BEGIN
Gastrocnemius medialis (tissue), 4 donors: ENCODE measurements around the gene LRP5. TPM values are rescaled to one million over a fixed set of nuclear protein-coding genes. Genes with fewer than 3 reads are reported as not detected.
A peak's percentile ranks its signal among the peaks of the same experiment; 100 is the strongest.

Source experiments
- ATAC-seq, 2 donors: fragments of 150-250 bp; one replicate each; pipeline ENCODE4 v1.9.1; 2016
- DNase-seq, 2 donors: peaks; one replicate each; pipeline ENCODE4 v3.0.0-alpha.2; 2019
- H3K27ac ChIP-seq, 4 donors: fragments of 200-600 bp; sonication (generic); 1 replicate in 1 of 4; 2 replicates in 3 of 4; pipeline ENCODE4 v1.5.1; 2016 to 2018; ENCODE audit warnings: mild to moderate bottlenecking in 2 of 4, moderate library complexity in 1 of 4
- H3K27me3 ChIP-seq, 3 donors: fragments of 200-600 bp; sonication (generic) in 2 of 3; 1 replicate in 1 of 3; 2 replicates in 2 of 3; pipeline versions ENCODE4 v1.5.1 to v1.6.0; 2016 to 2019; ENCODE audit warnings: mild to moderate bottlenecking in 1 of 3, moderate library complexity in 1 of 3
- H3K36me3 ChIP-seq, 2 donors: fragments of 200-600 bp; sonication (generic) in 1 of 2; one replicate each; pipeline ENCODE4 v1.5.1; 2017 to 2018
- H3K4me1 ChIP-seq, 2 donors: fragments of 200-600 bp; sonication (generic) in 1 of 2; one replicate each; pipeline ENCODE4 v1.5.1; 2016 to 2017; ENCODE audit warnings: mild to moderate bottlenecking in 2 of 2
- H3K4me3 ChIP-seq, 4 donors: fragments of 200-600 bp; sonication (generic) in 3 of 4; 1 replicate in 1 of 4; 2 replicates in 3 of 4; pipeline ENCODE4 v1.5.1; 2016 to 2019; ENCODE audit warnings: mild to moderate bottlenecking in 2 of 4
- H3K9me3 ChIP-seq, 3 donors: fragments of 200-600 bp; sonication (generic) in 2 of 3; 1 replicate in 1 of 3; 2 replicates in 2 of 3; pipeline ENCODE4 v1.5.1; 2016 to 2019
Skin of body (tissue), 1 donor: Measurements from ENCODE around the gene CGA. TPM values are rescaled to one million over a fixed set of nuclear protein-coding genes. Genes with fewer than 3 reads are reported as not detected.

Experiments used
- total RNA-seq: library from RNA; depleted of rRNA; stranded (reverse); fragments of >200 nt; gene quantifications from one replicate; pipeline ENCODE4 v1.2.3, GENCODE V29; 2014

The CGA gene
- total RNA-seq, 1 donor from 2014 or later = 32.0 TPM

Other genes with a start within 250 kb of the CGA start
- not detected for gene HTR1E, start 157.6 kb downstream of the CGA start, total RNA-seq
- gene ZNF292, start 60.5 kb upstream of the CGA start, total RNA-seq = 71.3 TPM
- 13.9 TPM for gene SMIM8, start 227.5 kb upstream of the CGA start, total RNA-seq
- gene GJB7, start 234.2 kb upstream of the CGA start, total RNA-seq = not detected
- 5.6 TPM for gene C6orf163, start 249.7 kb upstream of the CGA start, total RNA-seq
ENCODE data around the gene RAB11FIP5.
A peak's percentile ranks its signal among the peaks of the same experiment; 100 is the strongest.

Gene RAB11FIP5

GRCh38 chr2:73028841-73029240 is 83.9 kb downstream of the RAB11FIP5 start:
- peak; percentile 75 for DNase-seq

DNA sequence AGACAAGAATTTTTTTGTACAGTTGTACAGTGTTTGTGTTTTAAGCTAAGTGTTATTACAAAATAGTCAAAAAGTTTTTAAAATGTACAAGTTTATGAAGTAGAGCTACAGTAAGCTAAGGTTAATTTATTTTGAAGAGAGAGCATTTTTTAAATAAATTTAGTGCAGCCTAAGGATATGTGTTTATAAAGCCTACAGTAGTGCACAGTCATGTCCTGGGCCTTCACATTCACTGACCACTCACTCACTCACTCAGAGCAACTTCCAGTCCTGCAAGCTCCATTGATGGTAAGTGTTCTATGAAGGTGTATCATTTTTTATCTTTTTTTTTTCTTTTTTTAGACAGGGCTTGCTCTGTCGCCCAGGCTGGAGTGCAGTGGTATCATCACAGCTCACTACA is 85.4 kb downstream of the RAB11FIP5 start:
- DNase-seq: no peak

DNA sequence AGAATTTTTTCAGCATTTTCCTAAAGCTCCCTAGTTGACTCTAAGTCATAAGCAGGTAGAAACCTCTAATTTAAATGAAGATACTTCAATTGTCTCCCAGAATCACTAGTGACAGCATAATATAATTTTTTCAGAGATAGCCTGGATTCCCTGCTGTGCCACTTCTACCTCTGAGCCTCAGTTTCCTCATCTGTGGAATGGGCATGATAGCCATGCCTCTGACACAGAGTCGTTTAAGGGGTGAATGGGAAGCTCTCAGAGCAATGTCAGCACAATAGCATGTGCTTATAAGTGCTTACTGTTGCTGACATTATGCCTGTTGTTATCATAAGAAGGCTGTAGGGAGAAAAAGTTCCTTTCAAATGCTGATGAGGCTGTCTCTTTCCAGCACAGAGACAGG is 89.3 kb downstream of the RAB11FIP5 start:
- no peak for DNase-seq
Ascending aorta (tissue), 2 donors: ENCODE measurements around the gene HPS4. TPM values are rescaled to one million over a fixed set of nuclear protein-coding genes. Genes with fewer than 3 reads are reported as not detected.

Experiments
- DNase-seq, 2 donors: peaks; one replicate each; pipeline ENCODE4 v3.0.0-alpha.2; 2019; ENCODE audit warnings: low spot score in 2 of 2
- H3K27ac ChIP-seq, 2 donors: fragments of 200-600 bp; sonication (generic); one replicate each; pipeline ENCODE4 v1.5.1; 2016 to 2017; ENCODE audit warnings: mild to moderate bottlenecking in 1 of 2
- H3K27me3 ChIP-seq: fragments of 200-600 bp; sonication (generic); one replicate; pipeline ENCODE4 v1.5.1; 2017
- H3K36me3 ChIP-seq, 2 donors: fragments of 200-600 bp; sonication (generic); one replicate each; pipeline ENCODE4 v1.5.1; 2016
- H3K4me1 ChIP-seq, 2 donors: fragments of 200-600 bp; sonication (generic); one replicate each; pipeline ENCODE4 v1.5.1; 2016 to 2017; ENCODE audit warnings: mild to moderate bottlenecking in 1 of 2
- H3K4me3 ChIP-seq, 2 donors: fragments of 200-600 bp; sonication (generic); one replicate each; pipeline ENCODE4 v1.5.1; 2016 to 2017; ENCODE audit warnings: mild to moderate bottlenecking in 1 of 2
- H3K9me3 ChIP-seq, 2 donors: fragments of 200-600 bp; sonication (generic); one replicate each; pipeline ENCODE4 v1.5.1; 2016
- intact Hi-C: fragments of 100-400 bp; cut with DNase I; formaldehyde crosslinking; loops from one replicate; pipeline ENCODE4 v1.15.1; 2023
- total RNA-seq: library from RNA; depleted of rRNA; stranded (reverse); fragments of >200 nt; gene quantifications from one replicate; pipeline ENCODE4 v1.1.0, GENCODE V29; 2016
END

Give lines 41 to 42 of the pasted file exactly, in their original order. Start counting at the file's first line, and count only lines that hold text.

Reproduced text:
- intact Hi-C: fragments of 100-400 bp; cut with DNase I; formaldehyde crosslinking; loops from one replicate; pipeline ENCODE4 v1.15.1; 2023
- total RNA-seq: library from RNA; depleted of rRNA; stranded (reverse); fragments of >200 nt; gene quantifications from one replicate; pipeline ENCODE4 v1.1.0, GENCODE V29; 2016